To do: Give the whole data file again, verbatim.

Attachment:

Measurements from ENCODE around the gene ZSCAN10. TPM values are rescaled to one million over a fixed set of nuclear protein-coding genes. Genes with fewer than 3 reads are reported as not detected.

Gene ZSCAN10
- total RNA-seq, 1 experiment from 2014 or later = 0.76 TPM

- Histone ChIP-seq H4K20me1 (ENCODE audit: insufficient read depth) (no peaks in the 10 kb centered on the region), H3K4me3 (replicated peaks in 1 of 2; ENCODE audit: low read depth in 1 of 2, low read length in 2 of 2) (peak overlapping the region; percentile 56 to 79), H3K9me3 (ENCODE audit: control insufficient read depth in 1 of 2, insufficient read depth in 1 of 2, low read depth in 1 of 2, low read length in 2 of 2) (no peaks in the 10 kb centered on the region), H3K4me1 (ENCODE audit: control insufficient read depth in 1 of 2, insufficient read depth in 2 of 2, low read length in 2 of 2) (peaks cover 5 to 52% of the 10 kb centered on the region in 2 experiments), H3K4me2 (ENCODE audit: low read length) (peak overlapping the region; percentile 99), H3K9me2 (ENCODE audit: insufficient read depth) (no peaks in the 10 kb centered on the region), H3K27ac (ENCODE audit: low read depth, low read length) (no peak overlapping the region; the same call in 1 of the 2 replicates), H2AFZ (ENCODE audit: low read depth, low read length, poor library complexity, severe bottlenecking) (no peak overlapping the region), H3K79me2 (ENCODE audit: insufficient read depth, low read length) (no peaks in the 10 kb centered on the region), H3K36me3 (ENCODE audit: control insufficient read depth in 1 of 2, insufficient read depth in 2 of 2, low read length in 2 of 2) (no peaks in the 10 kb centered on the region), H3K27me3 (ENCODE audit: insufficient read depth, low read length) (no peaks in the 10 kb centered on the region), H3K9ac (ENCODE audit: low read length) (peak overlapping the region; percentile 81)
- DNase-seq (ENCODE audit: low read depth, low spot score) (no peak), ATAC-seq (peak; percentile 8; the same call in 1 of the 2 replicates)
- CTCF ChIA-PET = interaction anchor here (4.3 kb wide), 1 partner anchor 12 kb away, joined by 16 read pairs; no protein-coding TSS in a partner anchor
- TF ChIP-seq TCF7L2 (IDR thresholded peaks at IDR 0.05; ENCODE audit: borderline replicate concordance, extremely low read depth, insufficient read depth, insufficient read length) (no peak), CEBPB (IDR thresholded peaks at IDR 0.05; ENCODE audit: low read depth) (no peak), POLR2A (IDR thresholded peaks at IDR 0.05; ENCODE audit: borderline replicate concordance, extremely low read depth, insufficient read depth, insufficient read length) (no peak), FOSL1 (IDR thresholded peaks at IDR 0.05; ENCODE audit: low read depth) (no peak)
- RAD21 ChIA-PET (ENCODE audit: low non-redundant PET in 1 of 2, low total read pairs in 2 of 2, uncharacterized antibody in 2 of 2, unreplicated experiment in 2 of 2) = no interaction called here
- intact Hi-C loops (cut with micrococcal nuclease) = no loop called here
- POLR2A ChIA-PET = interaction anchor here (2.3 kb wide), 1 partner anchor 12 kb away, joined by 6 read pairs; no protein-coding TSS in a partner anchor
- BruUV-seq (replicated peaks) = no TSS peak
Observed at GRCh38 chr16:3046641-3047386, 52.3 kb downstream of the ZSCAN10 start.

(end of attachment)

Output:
Measurements from ENCODE around the gene ZSCAN10. TPM values are rescaled to one million over a fixed set of nuclear protein-coding genes. Genes with fewer than 3 reads are reported as not detected.

Gene ZSCAN10
- total RNA-seq, 1 experiment from 2014 or later = 0.76 TPM

- Histone ChIP-seq H4K20me1 (ENCODE audit: insufficient read depth) (no peaks in the 10 kb centered on the region), H3K4me3 (replicated peaks in 1 of 2; ENCODE audit: low read depth in 1 of 2, low read length in 2 of 2) (peak overlapping the region; percentile 56 to 79), H3K9me3 (ENCODE audit: control insufficient read depth in 1 of 2, insufficient read depth in 1 of 2, low read depth in 1 of 2, low read length in 2 of 2) (no peaks in the 10 kb centered on the region), H3K4me1 (ENCODE audit: control insufficient read depth in 1 of 2, insufficient read depth in 2 of 2, low read length in 2 of 2) (peaks cover 5 to 52% of the 10 kb centered on the region in 2 experiments), H3K4me2 (ENCODE audit: low read length) (peak overlapping the region; percentile 99), H3K9me2 (ENCODE audit: insufficient read depth) (no peaks in the 10 kb centered on the region), H3K27ac (ENCODE audit: low read depth, low read length) (no peak overlapping the region; the same call in 1 of the 2 replicates), H2AFZ (ENCODE audit: low read depth, low read length, poor library complexity, severe bottlenecking) (no peak overlapping the region), H3K79me2 (ENCODE audit: insufficient read depth, low read length) (no peaks in the 10 kb centered on the region), H3K36me3 (ENCODE audit: control insufficient read depth in 1 of 2, insufficient read depth in 2 of 2, low read length in 2 of 2) (no peaks in the 10 kb centered on the region), H3K27me3 (ENCODE audit: insufficient read depth, low read length) (no peaks in the 10 kb centered on the region), H3K9ac (ENCODE audit: low read length) (peak overlapping the region; percentile 81)
- DNase-seq (ENCODE audit: low read depth, low spot score) (no peak), ATAC-seq (peak; percentile 8; the same call in 1 of the 2 replicates)
- CTCF ChIA-PET = interaction anchor here (4.3 kb wide), 1 partner anchor 12 kb away, joined by 16 read pairs; no protein-coding TSS in a partner anchor
- TF ChIP-seq TCF7L2 (IDR thresholded peaks at IDR 0.05; ENCODE audit: borderline replicate concordance, extremely low read depth, insufficient read depth, insufficient read length) (no peak), CEBPB (IDR thresholded peaks at IDR 0.05; ENCODE audit: low read depth) (no peak), POLR2A (IDR thresholded peaks at IDR 0.05; ENCODE audit: borderline replicate concordance, extremely low read depth, insufficient read depth, insufficient read length) (no peak), FOSL1 (IDR thresholded peaks at IDR 0.05; ENCODE audit: low read depth) (no peak)
- RAD21 ChIA-PET (ENCODE audit: low non-redundant PET in 1 of 2, low total read pairs in 2 of 2, uncharacterized antibody in 2 of 2, unreplicated experiment in 2 of 2) = no interaction called here
- intact Hi-C loops (cut with micrococcal nuclease) = no loop called here
- POLR2A ChIA-PET = interaction anchor here (2.3 kb wide), 1 partner anchor 12 kb away, joined by 6 read pairs; no protein-coding TSS in a partner anchor
- BruUV-seq (replicated peaks) = no TSS peak
Observed at GRCh38 chr16:3046641-3047386, 52.3 kb downstream of the ZSCAN10 start.